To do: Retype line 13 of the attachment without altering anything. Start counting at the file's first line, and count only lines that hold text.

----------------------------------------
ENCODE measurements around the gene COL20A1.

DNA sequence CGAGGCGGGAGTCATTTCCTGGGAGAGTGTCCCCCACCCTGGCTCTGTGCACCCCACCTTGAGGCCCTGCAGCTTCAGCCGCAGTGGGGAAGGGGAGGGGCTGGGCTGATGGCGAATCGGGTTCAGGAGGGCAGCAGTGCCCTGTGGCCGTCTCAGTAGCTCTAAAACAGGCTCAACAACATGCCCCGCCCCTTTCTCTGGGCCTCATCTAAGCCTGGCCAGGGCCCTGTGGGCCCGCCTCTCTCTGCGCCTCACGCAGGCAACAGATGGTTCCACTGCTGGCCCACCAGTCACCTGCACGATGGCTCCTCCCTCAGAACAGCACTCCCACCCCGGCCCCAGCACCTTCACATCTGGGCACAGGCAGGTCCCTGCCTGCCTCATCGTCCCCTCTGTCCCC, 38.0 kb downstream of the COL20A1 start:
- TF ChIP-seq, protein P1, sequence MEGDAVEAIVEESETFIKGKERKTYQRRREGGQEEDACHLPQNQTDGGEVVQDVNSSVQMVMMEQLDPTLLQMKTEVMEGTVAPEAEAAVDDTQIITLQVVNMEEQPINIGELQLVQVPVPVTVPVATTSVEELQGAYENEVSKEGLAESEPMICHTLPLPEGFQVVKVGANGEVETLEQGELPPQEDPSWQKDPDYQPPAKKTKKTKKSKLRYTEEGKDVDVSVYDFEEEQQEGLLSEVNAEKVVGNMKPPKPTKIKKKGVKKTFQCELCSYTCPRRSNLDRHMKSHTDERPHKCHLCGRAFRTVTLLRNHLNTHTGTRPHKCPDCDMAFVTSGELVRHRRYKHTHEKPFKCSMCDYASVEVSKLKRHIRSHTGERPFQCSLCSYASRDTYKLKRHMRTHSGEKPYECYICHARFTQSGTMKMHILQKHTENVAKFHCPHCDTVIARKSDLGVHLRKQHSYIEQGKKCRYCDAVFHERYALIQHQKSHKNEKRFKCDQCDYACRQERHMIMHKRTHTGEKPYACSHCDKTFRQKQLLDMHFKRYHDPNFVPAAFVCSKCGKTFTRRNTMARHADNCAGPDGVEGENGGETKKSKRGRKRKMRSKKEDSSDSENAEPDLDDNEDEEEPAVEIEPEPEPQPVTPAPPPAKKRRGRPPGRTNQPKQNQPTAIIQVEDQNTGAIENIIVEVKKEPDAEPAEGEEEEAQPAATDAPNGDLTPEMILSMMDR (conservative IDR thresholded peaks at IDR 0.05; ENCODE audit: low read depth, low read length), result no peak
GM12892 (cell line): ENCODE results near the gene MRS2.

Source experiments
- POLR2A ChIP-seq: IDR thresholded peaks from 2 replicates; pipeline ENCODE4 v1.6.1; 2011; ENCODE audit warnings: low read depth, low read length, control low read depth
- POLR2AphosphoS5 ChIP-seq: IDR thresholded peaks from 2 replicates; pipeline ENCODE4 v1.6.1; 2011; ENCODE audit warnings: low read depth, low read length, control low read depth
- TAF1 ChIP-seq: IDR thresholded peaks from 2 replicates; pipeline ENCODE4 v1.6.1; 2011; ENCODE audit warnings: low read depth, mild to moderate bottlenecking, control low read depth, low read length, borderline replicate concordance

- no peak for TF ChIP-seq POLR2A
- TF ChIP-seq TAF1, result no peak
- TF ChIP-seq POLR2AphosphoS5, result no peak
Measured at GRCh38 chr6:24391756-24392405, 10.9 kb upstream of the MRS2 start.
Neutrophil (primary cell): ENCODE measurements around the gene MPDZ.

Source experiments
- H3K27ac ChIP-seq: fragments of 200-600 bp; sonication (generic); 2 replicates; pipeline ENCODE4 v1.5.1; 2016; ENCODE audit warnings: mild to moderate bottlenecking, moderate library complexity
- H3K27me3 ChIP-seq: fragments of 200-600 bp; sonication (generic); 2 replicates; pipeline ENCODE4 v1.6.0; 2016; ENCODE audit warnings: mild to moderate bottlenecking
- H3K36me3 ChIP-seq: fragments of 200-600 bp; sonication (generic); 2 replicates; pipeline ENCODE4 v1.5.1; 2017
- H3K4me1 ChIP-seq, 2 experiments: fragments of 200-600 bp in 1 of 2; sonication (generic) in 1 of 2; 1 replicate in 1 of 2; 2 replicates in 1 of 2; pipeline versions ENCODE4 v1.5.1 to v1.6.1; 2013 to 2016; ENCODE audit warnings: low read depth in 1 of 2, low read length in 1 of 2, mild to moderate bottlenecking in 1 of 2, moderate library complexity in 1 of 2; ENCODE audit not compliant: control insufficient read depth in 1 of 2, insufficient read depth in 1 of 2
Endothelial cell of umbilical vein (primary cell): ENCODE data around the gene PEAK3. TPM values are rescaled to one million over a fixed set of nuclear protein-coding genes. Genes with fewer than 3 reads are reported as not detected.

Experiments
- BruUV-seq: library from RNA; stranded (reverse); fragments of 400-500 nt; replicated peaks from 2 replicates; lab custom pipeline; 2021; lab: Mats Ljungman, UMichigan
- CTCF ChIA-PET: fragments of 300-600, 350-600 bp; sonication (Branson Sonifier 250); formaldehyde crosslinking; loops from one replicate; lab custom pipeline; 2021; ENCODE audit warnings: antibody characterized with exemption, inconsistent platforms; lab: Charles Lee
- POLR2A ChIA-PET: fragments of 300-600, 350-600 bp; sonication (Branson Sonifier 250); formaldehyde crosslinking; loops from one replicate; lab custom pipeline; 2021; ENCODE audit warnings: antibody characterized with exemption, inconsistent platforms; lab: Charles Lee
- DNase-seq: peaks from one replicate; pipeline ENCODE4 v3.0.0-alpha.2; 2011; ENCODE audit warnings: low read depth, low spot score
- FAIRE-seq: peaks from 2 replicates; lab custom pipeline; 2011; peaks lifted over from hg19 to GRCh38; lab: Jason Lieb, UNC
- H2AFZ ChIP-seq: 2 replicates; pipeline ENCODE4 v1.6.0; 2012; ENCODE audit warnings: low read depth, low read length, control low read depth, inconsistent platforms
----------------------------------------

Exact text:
Neutrophil (primary cell): ENCODE measurements around the gene MPDZ.